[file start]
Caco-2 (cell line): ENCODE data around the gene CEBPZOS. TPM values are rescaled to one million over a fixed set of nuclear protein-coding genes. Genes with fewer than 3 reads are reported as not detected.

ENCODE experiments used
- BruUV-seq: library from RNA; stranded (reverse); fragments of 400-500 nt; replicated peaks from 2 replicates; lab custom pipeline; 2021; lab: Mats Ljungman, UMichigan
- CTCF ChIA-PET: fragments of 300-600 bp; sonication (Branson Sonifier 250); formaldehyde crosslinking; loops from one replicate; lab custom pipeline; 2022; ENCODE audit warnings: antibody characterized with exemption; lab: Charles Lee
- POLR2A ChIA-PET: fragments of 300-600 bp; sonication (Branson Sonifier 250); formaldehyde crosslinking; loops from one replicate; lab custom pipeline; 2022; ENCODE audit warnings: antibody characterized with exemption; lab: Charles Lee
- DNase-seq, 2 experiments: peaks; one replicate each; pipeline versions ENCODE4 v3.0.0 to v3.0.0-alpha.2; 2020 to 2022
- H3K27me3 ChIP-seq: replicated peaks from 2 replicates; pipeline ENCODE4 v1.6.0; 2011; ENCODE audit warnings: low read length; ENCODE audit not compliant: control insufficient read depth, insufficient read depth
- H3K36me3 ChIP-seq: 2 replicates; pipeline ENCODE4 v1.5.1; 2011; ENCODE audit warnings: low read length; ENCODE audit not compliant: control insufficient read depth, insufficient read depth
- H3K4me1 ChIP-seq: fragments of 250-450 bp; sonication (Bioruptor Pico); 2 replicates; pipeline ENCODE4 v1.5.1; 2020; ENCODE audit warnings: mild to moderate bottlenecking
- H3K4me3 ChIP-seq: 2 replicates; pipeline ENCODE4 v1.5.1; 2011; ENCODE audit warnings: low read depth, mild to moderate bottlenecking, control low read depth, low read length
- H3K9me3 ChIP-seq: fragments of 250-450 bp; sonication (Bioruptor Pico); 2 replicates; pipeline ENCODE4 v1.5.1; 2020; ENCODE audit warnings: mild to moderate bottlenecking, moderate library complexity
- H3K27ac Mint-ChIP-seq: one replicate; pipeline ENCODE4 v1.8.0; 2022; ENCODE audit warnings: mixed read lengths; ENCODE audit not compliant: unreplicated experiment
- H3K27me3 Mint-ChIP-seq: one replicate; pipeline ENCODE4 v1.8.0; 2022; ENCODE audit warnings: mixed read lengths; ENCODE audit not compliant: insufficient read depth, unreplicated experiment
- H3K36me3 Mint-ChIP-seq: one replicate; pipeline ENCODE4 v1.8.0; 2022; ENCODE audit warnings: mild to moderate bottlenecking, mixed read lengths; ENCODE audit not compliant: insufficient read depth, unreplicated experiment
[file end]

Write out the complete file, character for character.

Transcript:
Caco-2 (cell line): ENCODE data around the gene CEBPZOS. TPM values are rescaled to one million over a fixed set of nuclear protein-coding genes. Genes with fewer than 3 reads are reported as not detected.

ENCODE experiments used
- BruUV-seq: library from RNA; stranded (reverse); fragments of 400-500 nt; replicated peaks from 2 replicates; lab custom pipeline; 2021; lab: Mats Ljungman, UMichigan
- CTCF ChIA-PET: fragments of 300-600 bp; sonication (Branson Sonifier 250); formaldehyde crosslinking; loops from one replicate; lab custom pipeline; 2022; ENCODE audit warnings: antibody characterized with exemption; lab: Charles Lee
- POLR2A ChIA-PET: fragments of 300-600 bp; sonication (Branson Sonifier 250); formaldehyde crosslinking; loops from one replicate; lab custom pipeline; 2022; ENCODE audit warnings: antibody characterized with exemption; lab: Charles Lee
- DNase-seq, 2 experiments: peaks; one replicate each; pipeline versions ENCODE4 v3.0.0 to v3.0.0-alpha.2; 2020 to 2022
- H3K27me3 ChIP-seq: replicated peaks from 2 replicates; pipeline ENCODE4 v1.6.0; 2011; ENCODE audit warnings: low read length; ENCODE audit not compliant: control insufficient read depth, insufficient read depth
- H3K36me3 ChIP-seq: 2 replicates; pipeline ENCODE4 v1.5.1; 2011; ENCODE audit warnings: low read length; ENCODE audit not compliant: control insufficient read depth, insufficient read depth
- H3K4me1 ChIP-seq: fragments of 250-450 bp; sonication (Bioruptor Pico); 2 replicates; pipeline ENCODE4 v1.5.1; 2020; ENCODE audit warnings: mild to moderate bottlenecking
- H3K4me3 ChIP-seq: 2 replicates; pipeline ENCODE4 v1.5.1; 2011; ENCODE audit warnings: low read depth, mild to moderate bottlenecking, control low read depth, low read length
- H3K9me3 ChIP-seq: fragments of 250-450 bp; sonication (Bioruptor Pico); 2 replicates; pipeline ENCODE4 v1.5.1; 2020; ENCODE audit warnings: mild to moderate bottlenecking, moderate library complexity
- H3K27ac Mint-ChIP-seq: one replicate; pipeline ENCODE4 v1.8.0; 2022; ENCODE audit warnings: mixed read lengths; ENCODE audit not compliant: unreplicated experiment
- H3K27me3 Mint-ChIP-seq: one replicate; pipeline ENCODE4 v1.8.0; 2022; ENCODE audit warnings: mixed read lengths; ENCODE audit not compliant: insufficient read depth, unreplicated experiment
- H3K36me3 Mint-ChIP-seq: one replicate; pipeline ENCODE4 v1.8.0; 2022; ENCODE audit warnings: mild to moderate bottlenecking, mixed read lengths; ENCODE audit not compliant: insufficient read depth, unreplicated experiment